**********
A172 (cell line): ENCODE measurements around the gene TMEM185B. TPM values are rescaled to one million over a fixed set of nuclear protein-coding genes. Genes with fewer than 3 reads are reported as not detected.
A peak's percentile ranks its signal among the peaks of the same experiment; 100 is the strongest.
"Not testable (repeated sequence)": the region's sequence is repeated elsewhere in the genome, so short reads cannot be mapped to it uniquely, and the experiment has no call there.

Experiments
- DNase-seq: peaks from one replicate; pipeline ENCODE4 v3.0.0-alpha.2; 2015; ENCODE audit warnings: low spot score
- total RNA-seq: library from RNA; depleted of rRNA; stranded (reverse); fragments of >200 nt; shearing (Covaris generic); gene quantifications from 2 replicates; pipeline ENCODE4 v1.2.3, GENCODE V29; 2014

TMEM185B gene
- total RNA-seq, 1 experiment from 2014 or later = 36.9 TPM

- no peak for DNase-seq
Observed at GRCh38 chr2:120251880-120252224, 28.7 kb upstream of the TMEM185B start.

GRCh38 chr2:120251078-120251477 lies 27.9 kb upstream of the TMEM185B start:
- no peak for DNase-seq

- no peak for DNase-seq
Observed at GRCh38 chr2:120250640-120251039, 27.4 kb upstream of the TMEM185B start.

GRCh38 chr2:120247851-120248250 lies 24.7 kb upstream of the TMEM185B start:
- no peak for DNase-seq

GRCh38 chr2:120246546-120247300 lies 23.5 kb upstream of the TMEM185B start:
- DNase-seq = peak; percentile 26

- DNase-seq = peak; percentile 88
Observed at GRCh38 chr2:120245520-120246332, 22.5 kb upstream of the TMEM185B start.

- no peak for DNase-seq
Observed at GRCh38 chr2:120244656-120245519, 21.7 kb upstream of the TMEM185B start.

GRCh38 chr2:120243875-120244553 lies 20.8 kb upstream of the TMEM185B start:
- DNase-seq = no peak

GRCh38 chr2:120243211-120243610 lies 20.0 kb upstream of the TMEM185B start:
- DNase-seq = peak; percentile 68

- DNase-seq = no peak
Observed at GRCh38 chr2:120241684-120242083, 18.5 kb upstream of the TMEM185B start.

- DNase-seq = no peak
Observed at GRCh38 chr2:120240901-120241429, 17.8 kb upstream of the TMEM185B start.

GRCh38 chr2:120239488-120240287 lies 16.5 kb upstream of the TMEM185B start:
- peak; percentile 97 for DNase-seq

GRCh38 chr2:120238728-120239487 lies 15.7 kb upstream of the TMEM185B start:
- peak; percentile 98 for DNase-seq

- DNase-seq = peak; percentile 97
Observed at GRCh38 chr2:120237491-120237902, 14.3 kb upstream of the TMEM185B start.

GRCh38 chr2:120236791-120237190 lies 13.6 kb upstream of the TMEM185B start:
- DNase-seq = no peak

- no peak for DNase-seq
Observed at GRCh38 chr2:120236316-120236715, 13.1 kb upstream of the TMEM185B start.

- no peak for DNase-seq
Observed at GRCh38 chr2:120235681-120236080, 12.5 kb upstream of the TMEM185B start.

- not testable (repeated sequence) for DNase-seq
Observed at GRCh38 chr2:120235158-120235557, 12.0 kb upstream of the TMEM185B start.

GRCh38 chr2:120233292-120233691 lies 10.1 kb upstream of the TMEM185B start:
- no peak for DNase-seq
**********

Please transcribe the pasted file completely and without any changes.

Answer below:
A172 (cell line): ENCODE measurements around the gene TMEM185B. TPM values are rescaled to one million over a fixed set of nuclear protein-coding genes. Genes with fewer than 3 reads are reported as not detected.
A peak's percentile ranks its signal among the peaks of the same experiment; 100 is the strongest.
"Not testable (repeated sequence)": the region's sequence is repeated elsewhere in the genome, so short reads cannot be mapped to it uniquely, and the experiment has no call there.

Experiments
- DNase-seq: peaks from one replicate; pipeline ENCODE4 v3.0.0-alpha.2; 2015; ENCODE audit warnings: low spot score
- total RNA-seq: library from RNA; depleted of rRNA; stranded (reverse); fragments of >200 nt; shearing (Covaris generic); gene quantifications from 2 replicates; pipeline ENCODE4 v1.2.3, GENCODE V29; 2014

TMEM185B gene
- total RNA-seq, 1 experiment from 2014 or later = 36.9 TPM

- no peak for DNase-seq
Observed at GRCh38 chr2:120251880-120252224, 28.7 kb upstream of the TMEM185B start.

GRCh38 chr2:120251078-120251477 lies 27.9 kb upstream of the TMEM185B start:
- no peak for DNase-seq

- no peak for DNase-seq
Observed at GRCh38 chr2:120250640-120251039, 27.4 kb upstream of the TMEM185B start.

GRCh38 chr2:120247851-120248250 lies 24.7 kb upstream of the TMEM185B start:
- no peak for DNase-seq

GRCh38 chr2:120246546-120247300 lies 23.5 kb upstream of the TMEM185B start:
- DNase-seq = peak; percentile 26

- DNase-seq = peak; percentile 88
Observed at GRCh38 chr2:120245520-120246332, 22.5 kb upstream of the TMEM185B start.

- no peak for DNase-seq
Observed at GRCh38 chr2:120244656-120245519, 21.7 kb upstream of the TMEM185B start.

GRCh38 chr2:120243875-120244553 lies 20.8 kb upstream of the TMEM185B start:
- DNase-seq = no peak

GRCh38 chr2:120243211-120243610 lies 20.0 kb upstream of the TMEM185B start:
- DNase-seq = peak; percentile 68

- DNase-seq = no peak
Observed at GRCh38 chr2:120241684-120242083, 18.5 kb upstream of the TMEM185B start.

- DNase-seq = no peak
Observed at GRCh38 chr2:120240901-120241429, 17.8 kb upstream of the TMEM185B start.

GRCh38 chr2:120239488-120240287 lies 16.5 kb upstream of the TMEM185B start:
- peak; percentile 97 for DNase-seq

GRCh38 chr2:120238728-120239487 lies 15.7 kb upstream of the TMEM185B start:
- peak; percentile 98 for DNase-seq

- DNase-seq = peak; percentile 97
Observed at GRCh38 chr2:120237491-120237902, 14.3 kb upstream of the TMEM185B start.

GRCh38 chr2:120236791-120237190 lies 13.6 kb upstream of the TMEM185B start:
- DNase-seq = no peak

- no peak for DNase-seq
Observed at GRCh38 chr2:120236316-120236715, 13.1 kb upstream of the TMEM185B start.

- no peak for DNase-seq
Observed at GRCh38 chr2:120235681-120236080, 12.5 kb upstream of the TMEM185B start.

- not testable (repeated sequence) for DNase-seq
Observed at GRCh38 chr2:120235158-120235557, 12.0 kb upstream of the TMEM185B start.

GRCh38 chr2:120233292-120233691 lies 10.1 kb upstream of the TMEM185B start:
- no peak for DNase-seq